Surprisingly, the murder plotline and everyone associated with it (including Johnathon Schaech’s hammy overacting as a grieving widower) becomes the least interesting part of Cristofer’s film once de Armas arrives.  As Andrea, at first you wonder if she’s just a figment of Bart’s imagination until you realize that isn’t the kind of movie Cristofer is trying to make.  The enigmatic figure struts into Bart’s life late at night and captivates him for all the right reasons.  Sure she’s beautiful but she also appears to be a genuine person and the scenes Sheridan and de Armas share are quite good and interesting to watch.  It’s always a gamble when someone without autism takes on a character on the spectrum but Sheridan doesn’t make Bart a jumble of tics and clichés.  He slightly overdoes it at times but for the most part, it’s an admirable take on the challenge.

Running a trim 90 minutes, the interludes with Sheridan and de Armas can’t carry the entire running length and when Cristofer attempts to pull a series of last minute twists it starts to fall apart a bit because he’s tugging at too many strings all at once.  I would have been more interested in this one if it was just a drama about two people that found each other in an unlikely situation and managed to develop something interesting out of it.  Introducing some seedier elements cheapens that special relationship Sheridan and de Armas create but it doesn’t take away from it fully.  Worth checking this one out if you can catch it on your streaming service.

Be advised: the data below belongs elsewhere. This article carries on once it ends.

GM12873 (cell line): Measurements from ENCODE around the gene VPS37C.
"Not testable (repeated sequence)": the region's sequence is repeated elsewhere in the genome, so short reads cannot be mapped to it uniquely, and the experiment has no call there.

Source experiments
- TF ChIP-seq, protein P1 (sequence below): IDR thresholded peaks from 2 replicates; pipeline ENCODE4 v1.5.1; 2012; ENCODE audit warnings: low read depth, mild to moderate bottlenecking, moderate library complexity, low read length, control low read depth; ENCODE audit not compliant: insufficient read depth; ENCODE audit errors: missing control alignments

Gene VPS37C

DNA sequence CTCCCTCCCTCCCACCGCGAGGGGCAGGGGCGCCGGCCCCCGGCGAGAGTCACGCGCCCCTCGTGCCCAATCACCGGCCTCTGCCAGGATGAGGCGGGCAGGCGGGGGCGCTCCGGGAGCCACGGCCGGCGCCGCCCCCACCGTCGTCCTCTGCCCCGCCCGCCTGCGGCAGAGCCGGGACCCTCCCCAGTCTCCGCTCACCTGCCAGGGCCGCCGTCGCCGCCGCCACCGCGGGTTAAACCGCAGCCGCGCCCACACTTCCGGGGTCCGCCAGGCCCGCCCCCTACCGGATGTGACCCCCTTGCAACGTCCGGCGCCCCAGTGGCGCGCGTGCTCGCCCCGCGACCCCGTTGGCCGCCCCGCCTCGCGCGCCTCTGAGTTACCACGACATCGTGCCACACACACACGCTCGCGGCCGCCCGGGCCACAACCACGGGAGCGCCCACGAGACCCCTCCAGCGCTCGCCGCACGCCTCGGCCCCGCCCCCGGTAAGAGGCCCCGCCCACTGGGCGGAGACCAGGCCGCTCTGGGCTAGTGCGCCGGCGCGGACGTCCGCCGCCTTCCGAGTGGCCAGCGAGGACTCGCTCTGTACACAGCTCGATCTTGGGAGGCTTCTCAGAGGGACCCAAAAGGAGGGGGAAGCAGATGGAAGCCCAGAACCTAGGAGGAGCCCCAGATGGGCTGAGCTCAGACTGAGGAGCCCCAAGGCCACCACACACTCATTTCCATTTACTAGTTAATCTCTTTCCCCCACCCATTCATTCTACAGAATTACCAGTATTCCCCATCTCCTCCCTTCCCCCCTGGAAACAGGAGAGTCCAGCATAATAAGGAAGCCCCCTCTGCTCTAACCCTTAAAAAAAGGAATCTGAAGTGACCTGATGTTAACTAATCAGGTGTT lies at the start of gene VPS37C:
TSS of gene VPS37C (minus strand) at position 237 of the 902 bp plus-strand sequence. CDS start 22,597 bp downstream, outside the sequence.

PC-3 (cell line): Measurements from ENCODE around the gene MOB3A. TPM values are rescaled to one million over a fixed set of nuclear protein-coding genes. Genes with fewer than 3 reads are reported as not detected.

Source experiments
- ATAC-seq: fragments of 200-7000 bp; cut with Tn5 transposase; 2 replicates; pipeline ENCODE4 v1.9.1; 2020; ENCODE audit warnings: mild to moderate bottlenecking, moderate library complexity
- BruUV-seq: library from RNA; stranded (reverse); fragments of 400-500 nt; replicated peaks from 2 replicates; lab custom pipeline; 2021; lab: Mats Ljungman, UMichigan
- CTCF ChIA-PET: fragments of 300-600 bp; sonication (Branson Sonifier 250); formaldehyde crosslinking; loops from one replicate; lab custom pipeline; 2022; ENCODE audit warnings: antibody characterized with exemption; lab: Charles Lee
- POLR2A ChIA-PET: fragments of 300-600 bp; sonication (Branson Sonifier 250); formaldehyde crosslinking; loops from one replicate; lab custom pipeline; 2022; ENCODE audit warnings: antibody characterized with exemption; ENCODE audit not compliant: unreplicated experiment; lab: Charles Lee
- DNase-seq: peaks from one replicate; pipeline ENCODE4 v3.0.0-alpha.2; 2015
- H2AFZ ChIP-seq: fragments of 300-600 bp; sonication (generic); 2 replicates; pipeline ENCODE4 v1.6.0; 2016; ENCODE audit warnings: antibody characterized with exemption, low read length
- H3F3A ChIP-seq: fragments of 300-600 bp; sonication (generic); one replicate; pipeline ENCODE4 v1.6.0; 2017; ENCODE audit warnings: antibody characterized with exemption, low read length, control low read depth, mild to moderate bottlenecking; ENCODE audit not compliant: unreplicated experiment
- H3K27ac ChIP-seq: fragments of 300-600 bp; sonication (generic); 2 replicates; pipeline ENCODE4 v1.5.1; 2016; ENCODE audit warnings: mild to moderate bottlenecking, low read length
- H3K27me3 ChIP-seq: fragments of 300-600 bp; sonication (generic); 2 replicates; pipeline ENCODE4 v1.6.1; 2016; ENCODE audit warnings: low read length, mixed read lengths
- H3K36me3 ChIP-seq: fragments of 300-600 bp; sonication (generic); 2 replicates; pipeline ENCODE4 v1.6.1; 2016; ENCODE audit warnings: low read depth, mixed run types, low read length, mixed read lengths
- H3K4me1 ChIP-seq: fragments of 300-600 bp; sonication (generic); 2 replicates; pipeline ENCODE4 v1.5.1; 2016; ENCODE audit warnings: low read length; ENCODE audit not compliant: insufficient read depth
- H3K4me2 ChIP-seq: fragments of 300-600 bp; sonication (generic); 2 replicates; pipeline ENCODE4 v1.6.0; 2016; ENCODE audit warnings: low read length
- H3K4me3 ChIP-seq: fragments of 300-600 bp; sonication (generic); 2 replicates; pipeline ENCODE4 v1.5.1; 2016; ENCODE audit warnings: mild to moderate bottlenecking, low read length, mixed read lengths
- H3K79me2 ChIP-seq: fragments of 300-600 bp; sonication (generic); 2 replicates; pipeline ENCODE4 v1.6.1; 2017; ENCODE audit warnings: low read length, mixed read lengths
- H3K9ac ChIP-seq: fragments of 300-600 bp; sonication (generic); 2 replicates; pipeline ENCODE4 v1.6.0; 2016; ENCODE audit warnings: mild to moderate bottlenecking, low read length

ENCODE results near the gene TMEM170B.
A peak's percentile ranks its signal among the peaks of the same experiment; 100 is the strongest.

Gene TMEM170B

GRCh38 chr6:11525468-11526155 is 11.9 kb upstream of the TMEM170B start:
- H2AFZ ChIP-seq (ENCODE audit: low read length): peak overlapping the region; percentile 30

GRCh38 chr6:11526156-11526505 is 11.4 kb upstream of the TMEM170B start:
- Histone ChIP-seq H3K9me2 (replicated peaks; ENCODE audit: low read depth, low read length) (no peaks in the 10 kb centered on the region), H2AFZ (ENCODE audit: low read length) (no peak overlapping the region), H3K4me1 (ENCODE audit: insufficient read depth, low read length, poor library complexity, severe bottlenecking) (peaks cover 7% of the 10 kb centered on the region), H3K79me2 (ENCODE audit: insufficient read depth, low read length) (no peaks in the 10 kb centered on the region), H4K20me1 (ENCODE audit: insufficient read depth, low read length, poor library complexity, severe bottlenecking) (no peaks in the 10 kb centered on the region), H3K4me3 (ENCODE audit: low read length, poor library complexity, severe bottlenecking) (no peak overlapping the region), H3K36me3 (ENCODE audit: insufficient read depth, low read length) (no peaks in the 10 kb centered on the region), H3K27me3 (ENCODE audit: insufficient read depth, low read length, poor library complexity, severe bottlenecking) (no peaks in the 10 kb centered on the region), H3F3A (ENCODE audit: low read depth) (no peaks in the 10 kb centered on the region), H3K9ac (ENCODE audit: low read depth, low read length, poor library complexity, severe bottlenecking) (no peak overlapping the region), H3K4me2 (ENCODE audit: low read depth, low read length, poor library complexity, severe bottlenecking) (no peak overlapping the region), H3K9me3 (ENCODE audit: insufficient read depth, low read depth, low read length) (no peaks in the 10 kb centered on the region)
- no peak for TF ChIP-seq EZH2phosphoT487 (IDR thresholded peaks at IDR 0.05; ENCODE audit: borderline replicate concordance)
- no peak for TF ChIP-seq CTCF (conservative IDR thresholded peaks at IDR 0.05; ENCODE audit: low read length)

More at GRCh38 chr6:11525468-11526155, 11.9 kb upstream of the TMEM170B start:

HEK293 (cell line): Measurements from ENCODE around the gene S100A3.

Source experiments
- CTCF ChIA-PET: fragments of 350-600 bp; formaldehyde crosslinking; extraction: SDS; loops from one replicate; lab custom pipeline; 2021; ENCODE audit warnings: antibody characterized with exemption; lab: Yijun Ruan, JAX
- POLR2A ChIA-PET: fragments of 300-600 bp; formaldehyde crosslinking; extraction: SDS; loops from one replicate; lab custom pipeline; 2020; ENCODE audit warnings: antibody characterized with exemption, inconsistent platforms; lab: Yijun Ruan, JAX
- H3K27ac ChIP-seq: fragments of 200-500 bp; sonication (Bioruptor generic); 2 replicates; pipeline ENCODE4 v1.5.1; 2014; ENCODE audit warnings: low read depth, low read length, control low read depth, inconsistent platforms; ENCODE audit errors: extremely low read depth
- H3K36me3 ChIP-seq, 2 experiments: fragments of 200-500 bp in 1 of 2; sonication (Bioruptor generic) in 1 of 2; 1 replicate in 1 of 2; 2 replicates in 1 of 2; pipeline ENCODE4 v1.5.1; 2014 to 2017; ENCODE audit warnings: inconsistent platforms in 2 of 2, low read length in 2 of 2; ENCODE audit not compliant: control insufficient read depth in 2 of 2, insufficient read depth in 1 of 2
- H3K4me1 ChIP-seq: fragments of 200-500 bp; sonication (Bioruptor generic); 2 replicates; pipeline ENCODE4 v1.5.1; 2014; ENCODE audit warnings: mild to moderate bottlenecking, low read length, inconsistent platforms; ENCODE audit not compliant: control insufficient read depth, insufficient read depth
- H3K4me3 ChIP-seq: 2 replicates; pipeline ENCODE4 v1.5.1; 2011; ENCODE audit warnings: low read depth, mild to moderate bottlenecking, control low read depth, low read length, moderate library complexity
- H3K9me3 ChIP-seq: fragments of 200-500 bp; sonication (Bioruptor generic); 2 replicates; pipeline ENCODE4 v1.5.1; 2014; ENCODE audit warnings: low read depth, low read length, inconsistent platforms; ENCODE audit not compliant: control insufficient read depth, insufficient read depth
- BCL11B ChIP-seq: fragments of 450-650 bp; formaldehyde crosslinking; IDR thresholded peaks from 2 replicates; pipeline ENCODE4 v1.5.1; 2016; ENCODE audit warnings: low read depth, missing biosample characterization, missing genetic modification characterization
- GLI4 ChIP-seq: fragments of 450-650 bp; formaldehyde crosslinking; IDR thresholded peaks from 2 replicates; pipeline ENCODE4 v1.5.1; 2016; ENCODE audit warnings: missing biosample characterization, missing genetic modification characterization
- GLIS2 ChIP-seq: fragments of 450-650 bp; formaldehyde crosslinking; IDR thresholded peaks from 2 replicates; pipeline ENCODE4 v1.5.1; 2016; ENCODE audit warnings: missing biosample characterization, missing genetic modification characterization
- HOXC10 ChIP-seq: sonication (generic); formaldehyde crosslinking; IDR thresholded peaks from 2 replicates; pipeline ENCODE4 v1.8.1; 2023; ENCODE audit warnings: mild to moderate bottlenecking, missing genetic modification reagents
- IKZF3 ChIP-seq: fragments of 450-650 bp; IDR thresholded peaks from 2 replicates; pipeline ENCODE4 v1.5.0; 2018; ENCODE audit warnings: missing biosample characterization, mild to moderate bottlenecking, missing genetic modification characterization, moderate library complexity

The Silver Bullet ~ The Legend of Hercules

hercules_the_legend_begins

Synopsis: Betrayed by his stepfather and exiled and sold into slavery because of a forbidden love, Hercules must use his formidable powers to fight his way back to his rightful kingdom.

Release Date: January 10, 2014

Thoughts: Oh lord have mercy does this look awful.  Attempting to evoke memories of Gladiator and 300, The Legend of Hercules arrives too little too late and this laughably heinous trailer doesn’t do anything to help its cause.  Lead dodo Kellan Lutz (The Twilight Saga: Breaking Dawn Part 2) is hardly a bankable name and I’m left wondering why this is even being released theatrically at all when it may have done decent business streaming right to Netflix or showing up in your local Redbox.  Worst of all…it’s another surefire stinker from once reliable director Renny Harlin (Devil’s Pass)…I’d feel sorry for Harlin if he didn’t continue to take such also-ran dreck like this.

The Silver Bullet ~ Phantom

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Synopsis: The haunted Captain of a Soviet submarine holds the fate of the world in his hands. Forced to leave his family behind, he is charged with leading a covert mission cloaked in mystery.

Release Date:  March 1, 2013

Thoughts: Coming in like a cross between The Hunt for Red October, Crimson Tide, and K19: The Widomaker, Phantom is a bit of a puzzle to me.  First off, for a film about Russians there is a curious lack of any accents.  Second…what is Ed Harris doing in this film…especially starring alongside the overly smug David Duchovny.  While the rest of the cast is peppered with admirable character actors, I kept waiting for this trailer to show me something I hadn’t already seen in better films.  A film destined for a small release, Phantom is going to be a tough sell for audiences that will have more interesting looking fare to see.